Archive for September 2nd, 2013

Politicians donate school bags for kids in need

Politicians donate school bags for kids in need

| 02/09/2013 | 0 Comments

(CNS): The Progressives Caring Hands Committee has presented hundreds of school bags and supplies to public primary schools across the island so students who are not able to afford basic school supplies are provided with some of the necessary items. “The community must ensure that the education of our children is not hampered by not having basic tools to aid their learning,” said Barbara Conolly, The Progressives General Secretary as she thanked the members and friends of The Progressives whose contributions made the donations possible.

“The Progressives were founded with a focuson people, especially families and the youth and I amproud that we were able to assist again this year,” she added.

The PPM’s George Town MLA Joey Hew said that as government worked hard to rebuild the economy it was sympathetic to the challenges people are facing and wanted to help supplement those who may have not been able to provide all of the supplies needed for the school year.

“We understand that during these difficult economic times that the average family is finding it difficult to make ends meet, it is during these times that we must come together as a community and help one another. We may not be able to solve all of the issues, or we may only be able to share a pen or a pencil, but what is important is that we help each other,” said the Progressive’s backbencher.

For further information on how you can assist with this annual event, you may contact the Progressive Headquarters on 945-1776 or at 488 Crewe Road, George Town.

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CI safe from cholera but Cuba travellers warned

CI safe from cholera but Cuba travellers warned

| 02/09/2013 | 5 Comments

(CNS): Despite the recent outbreak of cholera in the neighbouring island of Cuba, public officials in Cayman reassured residents that the islands remain cholera free and are not at risk of an outbreak of the waterborne disease as a result of modern water and sewage treatment systems. However, following confirmation of the disease in at least three provinces in Cuba — Havana, Santiago de Cuba, and Camaguey — health officials advise anyone travelling there to take extra precautions and remain vigilant regarding the disease. Acting Medical Officer of Health, Dr Samuel Williams, has issued an updated travel advisory.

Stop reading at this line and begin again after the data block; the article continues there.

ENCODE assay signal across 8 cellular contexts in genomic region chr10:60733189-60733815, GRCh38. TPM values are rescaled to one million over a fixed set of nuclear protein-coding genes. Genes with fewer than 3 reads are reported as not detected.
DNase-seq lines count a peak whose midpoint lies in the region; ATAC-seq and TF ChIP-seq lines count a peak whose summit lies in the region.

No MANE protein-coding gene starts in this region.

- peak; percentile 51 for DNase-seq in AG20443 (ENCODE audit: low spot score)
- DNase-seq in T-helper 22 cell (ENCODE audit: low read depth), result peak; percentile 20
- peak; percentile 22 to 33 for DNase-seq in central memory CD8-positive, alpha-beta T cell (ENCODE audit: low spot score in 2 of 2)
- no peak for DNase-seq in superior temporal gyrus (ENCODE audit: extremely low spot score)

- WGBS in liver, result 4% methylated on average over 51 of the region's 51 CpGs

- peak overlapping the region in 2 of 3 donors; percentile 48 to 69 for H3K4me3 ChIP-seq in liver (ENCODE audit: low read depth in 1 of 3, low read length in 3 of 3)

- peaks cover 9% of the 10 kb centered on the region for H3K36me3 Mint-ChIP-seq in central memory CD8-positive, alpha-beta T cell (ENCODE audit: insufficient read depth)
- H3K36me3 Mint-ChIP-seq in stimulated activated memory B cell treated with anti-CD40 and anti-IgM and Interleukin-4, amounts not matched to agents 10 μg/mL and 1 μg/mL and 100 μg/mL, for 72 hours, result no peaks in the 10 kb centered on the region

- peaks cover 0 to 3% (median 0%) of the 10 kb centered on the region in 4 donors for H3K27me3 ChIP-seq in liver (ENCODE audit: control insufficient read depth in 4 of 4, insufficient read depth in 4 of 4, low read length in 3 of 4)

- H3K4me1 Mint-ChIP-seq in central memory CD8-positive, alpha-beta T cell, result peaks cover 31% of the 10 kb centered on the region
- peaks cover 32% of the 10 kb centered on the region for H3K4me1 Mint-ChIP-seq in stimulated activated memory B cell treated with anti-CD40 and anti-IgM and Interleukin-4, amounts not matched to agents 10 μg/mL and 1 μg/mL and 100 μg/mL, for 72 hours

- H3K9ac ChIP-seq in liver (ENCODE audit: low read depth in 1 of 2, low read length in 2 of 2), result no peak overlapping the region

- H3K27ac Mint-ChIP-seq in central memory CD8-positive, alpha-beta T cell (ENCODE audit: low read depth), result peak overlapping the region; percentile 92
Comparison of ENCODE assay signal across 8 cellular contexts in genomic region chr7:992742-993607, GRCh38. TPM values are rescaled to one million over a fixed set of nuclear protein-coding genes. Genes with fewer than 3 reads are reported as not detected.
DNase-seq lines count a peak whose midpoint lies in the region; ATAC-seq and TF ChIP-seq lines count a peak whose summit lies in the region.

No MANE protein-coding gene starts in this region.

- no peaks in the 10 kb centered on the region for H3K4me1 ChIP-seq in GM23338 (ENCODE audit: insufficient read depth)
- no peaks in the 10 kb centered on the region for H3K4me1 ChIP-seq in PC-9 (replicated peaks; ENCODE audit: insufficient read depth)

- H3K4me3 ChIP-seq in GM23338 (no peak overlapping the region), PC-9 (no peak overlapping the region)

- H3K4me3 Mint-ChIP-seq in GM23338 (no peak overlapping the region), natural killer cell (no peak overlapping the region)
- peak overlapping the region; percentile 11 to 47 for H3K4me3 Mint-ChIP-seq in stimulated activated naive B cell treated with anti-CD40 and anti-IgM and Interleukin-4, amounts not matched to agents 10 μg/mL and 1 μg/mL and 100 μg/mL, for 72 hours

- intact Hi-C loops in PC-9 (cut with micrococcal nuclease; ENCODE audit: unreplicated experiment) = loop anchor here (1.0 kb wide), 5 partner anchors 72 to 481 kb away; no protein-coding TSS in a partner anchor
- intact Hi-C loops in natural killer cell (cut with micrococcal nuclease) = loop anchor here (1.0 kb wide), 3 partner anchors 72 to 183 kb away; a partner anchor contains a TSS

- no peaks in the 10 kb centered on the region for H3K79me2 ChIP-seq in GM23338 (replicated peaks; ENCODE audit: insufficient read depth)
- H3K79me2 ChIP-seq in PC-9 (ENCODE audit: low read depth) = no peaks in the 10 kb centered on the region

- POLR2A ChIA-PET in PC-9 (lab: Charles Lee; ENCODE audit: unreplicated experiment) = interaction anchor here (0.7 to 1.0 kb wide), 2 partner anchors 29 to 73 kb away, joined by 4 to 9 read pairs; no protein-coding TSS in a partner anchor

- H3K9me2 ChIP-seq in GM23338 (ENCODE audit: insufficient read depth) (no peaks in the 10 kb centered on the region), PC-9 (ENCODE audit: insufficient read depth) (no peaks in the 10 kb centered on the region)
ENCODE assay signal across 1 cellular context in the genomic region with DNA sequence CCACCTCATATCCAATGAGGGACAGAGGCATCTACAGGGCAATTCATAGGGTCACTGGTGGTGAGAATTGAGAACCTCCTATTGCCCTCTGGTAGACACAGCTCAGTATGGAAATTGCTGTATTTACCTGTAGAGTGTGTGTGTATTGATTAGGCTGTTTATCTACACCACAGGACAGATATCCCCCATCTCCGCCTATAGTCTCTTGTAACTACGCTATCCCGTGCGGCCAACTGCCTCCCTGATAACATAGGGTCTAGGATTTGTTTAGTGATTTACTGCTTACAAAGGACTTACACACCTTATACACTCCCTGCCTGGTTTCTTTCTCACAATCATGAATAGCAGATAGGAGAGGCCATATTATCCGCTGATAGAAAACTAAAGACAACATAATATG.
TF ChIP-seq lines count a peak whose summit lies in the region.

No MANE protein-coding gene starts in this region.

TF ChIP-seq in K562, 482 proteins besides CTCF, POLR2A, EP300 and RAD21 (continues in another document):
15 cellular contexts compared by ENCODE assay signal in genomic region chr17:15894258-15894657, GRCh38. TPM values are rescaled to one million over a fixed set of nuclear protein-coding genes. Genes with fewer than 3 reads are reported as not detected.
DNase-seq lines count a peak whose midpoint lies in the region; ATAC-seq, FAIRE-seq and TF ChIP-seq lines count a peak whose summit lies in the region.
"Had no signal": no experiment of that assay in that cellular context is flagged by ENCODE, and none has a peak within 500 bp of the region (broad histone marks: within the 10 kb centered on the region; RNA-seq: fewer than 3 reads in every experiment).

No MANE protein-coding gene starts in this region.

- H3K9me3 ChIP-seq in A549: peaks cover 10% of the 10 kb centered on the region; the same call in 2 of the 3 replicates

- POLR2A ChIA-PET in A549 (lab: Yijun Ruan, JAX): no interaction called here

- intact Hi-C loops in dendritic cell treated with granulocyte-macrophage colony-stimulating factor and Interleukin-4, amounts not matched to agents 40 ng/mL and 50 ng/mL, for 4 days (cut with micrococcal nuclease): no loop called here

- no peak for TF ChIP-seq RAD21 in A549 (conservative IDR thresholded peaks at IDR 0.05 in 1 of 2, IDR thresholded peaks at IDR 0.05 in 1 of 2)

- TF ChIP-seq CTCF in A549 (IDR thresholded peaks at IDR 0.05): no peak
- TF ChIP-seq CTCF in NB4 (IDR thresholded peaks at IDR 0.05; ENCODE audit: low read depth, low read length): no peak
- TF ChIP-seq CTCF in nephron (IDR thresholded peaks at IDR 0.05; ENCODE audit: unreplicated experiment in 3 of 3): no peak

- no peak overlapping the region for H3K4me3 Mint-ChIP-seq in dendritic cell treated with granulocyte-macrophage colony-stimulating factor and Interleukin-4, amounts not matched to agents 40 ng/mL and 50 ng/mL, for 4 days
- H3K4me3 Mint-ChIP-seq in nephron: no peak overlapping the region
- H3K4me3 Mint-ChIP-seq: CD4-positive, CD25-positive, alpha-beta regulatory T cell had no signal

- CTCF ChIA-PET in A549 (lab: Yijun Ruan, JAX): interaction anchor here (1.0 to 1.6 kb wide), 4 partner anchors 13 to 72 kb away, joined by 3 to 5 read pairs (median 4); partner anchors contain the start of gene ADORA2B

There are no travel restrictions to Cuba, or to Haiti and the Dominican Republic, which are also affected by outbreaks, but travellers are advised to be aware of the basic cholera facts and to observe basic cholera prevention recommendations, including frequent hand-washing practices and consuming food and water that are known to be safe.

“We ask anyone who has travelled to Cuba, Haiti and the Dominican Republic to contact their doctor immediately should they develop watery diarrhoea and vomiting within five days of leaving. It is also important to state their travel history to their doctor,” Dr Williams advised.

To ensure readiness, the Public Health Department called a multi-agency preparedness meeting on Thursday, 29 August, when Health Minister Osbourne Bodden said he was impressed by the preparations and applauded the public health officials and healthcare professionals, as well as all other relevant stakeholders, for their efforts to detect and manage imported cases.

For more information on cholera please call the Public Health Department on 244-2621.

Tips for Prevention below.

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Dart to fight West Bay women

Dart to fight West Bay women

| 02/09/2013 | 93 Comments

CNS): The Grand Court has agreed that the islands’ largest developer can join a group of government defendants against an action filed by four women from West Bay who are attempting to put an end to a deal relating to the closure of the West Bay Road. Justice Alex Henderson said  Dart Realty (Cayman) Ltd could join proceedings filed by the ladies as a result of what he said was a risk to the developer’s legal rights. The women filed their legal challenge to the legality of the deal known as the NRA Agreement against government, not Dart, based on constitutional issues. Meanwhile, government has remained silent regarding the current status of negotiations on the agreement since talks stalled ahead of the general election.